* People wanted key messages and insights directly relevant to them, but to be also assured of the robustness and quality of the research behind these messages and insights. Ok, we needed to provide short and accessible reports, but the work behind them better be robust and comprehensive. We achieved this through setting high quality standards for ourselves and our contractors. Contractors whose quality of work was inadequate were not rehired. We also engaged in some training for presentations with media people – this meant that we made good external presentations and that we could stand up and be credible as well as informative. We tried to establish and maintain a quality standard for our ‘brand’.

* People wanted ad hoc or regular access to key statistics that were up to date. They wanted this for their reports, their boss’s presentations, or their funding applications. They also wanted all the background information about the statistics – what they meant, the source, the accuracy. Plus, there was a selfish motive by us, the staff – for who wants to be bombarded with requests for the latest unemployment rate or other figures? We had some online resources developed which would provide a range of key indicators in an easy to use internet based toolkit.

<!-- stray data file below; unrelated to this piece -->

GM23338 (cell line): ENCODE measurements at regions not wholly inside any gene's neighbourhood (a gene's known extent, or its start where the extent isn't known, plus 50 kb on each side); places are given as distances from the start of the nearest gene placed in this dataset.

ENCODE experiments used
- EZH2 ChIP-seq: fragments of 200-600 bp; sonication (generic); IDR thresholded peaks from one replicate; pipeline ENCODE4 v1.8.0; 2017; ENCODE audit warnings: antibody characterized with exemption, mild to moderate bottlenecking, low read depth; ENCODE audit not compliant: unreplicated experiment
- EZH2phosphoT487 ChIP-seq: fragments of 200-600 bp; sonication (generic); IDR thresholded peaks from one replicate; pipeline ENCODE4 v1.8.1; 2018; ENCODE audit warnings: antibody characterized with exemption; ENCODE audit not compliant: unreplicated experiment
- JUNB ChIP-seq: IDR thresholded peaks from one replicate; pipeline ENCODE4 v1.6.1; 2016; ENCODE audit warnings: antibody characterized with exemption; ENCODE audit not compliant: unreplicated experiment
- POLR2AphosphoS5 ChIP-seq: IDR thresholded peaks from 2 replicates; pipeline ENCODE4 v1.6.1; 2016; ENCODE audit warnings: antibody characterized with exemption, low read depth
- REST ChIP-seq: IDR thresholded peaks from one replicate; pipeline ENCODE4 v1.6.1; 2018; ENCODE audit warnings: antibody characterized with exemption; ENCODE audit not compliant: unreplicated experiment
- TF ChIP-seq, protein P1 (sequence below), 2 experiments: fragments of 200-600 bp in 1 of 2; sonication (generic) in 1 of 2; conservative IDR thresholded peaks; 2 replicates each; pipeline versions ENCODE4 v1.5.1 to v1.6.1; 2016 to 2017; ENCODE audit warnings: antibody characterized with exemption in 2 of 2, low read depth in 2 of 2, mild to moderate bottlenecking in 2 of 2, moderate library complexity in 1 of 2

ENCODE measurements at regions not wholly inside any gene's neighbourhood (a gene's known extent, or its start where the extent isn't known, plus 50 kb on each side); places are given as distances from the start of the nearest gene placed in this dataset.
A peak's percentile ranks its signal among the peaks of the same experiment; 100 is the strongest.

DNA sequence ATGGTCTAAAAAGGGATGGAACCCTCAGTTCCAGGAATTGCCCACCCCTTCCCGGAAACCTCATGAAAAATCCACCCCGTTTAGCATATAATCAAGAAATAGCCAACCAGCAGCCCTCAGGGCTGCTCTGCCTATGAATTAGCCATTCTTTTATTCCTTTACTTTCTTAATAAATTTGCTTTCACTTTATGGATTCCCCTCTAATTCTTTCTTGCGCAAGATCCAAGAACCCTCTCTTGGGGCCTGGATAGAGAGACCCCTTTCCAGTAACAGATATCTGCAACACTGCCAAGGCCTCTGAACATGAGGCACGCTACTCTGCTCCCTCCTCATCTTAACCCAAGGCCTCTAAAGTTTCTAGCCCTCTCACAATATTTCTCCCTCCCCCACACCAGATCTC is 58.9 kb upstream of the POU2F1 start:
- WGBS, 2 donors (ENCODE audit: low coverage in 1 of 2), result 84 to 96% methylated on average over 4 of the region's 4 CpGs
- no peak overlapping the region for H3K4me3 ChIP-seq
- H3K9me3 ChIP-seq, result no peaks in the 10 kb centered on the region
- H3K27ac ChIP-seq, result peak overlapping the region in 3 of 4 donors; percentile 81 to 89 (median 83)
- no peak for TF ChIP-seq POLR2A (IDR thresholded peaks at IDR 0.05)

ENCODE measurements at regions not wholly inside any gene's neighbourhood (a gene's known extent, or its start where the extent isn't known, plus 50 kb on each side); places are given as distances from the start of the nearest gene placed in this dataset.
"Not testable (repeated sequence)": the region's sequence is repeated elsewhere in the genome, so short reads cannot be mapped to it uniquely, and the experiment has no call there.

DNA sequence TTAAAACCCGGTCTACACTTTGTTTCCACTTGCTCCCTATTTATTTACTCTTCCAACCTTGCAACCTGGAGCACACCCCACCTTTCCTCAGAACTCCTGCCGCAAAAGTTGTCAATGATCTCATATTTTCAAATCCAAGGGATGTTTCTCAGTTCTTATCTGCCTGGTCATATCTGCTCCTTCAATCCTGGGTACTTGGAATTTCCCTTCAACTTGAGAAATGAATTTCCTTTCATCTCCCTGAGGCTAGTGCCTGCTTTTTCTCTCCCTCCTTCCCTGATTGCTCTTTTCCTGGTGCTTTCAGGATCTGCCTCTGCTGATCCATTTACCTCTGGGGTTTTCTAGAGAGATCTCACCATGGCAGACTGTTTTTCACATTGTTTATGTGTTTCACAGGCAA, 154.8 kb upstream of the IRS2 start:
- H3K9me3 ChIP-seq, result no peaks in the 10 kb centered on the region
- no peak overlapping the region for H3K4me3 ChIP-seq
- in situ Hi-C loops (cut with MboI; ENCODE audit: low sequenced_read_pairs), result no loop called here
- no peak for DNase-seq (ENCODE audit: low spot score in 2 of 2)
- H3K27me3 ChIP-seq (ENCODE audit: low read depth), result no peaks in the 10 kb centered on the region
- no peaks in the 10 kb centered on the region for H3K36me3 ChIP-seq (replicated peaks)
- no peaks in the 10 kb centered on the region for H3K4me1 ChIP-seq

*We wanted people to use evidence – as such we had to ensure it was relevant, they would read it, and would find it beneficial.


People want information, intelligence and economic analysis for a reason or a purpose. To meet this it must be ‘fit for purpose’ – and that doesn’t just mean technically correct or accurate (we’re taking this as a given, folks) but in a format and style which genuinely makes a decision or service delivery easier to make or enhanced in some way.

An academic gave our little applied research department a favourable review in a letter to a local newspaper – he said ‘evidence based policy needs evidence’ and congratulated us on sourcing and providing the evidence. I would like to take this further by saying ‘evidence based policy needs accessible, meaningful and relevant evidence’. It is no use providing 200 pages of evidence if it is irrelevant or if no-one is inclined to read it.

For some analysts, they may feel ‘cheapened’ or that they are selling themselves too far to provide their analytical insights in a one page tabloid article. For me, this is unnecessary snobbishness. I would rather do a piece of research and have 1,000 people read it and benefit from it than just 10 fellow analyst who probably knew it all anyway.


The best Careers labour market intelligence resource I have ever seen: Oregon Labour Market Information Service -

Using evidence to inform policy in the labour market in Scotland: